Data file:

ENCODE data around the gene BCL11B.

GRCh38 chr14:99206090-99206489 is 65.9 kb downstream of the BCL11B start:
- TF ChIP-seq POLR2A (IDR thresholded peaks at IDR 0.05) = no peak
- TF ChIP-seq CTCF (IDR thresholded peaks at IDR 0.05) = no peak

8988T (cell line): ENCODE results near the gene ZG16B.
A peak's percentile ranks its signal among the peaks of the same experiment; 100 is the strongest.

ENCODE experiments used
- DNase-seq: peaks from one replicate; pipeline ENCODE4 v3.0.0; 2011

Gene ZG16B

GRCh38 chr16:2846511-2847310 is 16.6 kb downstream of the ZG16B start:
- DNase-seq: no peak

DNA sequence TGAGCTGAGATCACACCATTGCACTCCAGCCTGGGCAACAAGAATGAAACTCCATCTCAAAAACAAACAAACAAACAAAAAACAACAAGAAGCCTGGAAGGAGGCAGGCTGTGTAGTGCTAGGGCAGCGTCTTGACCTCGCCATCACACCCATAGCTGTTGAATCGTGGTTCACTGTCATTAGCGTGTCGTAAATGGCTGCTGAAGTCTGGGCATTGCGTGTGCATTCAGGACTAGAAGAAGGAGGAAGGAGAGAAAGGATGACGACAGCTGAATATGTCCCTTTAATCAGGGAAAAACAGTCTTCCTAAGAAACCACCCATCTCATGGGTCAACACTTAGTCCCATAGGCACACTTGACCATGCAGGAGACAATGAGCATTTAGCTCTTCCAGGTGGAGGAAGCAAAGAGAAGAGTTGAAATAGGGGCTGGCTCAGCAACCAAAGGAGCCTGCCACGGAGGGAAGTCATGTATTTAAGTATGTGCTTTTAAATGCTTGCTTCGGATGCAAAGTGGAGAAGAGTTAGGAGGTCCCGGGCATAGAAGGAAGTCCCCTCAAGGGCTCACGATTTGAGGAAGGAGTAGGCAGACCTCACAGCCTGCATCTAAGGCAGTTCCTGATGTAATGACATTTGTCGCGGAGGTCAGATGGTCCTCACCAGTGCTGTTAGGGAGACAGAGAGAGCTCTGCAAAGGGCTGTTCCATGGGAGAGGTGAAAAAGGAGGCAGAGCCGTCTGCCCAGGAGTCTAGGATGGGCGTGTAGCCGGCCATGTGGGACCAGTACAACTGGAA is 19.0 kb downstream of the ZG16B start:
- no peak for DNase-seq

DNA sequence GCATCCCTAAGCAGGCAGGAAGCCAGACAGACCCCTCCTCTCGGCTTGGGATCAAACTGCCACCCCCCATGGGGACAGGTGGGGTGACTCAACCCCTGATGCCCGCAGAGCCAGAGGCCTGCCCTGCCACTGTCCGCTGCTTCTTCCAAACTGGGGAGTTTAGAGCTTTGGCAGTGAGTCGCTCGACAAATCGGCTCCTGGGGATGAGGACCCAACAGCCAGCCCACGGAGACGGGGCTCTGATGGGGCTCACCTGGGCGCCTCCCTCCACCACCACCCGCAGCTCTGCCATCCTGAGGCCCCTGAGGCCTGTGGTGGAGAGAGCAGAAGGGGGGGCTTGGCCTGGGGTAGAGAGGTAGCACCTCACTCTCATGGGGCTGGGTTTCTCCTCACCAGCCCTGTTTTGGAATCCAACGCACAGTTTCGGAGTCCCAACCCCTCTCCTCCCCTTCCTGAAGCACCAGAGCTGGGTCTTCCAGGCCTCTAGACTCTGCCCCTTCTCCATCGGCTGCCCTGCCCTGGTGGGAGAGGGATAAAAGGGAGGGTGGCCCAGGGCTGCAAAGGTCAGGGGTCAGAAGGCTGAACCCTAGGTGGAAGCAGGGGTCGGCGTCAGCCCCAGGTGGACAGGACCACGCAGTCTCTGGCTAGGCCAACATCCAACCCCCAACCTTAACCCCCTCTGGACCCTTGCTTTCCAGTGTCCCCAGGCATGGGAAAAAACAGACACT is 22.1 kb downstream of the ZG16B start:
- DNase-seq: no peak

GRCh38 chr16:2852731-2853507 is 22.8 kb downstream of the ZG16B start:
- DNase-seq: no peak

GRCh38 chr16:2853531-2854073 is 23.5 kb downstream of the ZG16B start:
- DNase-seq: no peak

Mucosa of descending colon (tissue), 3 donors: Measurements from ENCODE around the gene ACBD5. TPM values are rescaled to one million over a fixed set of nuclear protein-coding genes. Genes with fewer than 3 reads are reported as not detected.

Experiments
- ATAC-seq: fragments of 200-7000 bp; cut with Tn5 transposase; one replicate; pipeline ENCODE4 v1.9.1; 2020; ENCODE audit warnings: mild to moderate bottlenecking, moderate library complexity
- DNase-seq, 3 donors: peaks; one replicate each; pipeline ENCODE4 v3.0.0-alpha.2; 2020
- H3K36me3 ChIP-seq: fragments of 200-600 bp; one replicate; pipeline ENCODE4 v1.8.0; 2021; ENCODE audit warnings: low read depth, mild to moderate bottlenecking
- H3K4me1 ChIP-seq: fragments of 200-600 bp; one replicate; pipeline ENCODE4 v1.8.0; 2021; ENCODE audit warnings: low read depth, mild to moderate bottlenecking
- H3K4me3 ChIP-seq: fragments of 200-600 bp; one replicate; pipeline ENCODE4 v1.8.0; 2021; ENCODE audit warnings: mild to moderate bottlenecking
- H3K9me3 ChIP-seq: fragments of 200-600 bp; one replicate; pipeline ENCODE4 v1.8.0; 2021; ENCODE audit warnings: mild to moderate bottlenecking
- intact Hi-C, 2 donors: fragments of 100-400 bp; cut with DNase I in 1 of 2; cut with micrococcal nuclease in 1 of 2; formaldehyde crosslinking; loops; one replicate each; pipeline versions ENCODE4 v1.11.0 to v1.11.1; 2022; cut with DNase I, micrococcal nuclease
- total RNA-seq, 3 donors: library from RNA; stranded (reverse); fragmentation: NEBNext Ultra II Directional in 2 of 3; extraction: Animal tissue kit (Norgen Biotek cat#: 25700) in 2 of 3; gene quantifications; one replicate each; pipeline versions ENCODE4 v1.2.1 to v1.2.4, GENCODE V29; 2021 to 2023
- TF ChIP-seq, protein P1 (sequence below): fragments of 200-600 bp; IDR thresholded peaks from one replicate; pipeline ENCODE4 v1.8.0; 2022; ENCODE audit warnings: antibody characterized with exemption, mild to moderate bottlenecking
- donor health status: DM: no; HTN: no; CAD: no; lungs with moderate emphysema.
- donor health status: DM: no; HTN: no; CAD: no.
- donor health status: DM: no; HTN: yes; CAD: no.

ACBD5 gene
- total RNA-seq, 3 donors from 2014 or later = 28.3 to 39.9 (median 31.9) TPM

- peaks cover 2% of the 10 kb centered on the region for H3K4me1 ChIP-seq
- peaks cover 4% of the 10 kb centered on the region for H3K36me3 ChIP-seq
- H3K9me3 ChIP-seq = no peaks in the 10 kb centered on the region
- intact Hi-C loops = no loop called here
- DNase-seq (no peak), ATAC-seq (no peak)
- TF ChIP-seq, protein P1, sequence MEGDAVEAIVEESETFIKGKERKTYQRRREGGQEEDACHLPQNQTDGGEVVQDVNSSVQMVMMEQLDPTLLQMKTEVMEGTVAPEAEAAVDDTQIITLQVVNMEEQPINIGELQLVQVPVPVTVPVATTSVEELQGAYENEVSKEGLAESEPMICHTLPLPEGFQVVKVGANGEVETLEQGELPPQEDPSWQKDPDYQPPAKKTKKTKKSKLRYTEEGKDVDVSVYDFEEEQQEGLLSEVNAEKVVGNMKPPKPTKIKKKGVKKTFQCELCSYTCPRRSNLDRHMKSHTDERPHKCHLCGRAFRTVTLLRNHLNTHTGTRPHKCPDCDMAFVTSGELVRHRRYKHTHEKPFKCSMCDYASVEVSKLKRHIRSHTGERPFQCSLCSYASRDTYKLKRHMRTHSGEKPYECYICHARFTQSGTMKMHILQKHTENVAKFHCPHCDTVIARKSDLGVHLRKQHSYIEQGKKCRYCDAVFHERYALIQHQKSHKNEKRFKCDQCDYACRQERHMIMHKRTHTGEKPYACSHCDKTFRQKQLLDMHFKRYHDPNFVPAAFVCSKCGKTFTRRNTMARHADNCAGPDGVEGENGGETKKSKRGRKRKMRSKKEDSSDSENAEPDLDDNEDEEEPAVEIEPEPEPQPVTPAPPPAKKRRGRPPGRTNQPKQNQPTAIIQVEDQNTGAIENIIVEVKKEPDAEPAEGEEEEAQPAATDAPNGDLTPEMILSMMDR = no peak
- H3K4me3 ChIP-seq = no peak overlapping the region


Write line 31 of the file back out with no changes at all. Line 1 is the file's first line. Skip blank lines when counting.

- donor health status: DM: no; HTN: no; CAD: no; lungs with moderate emphysema.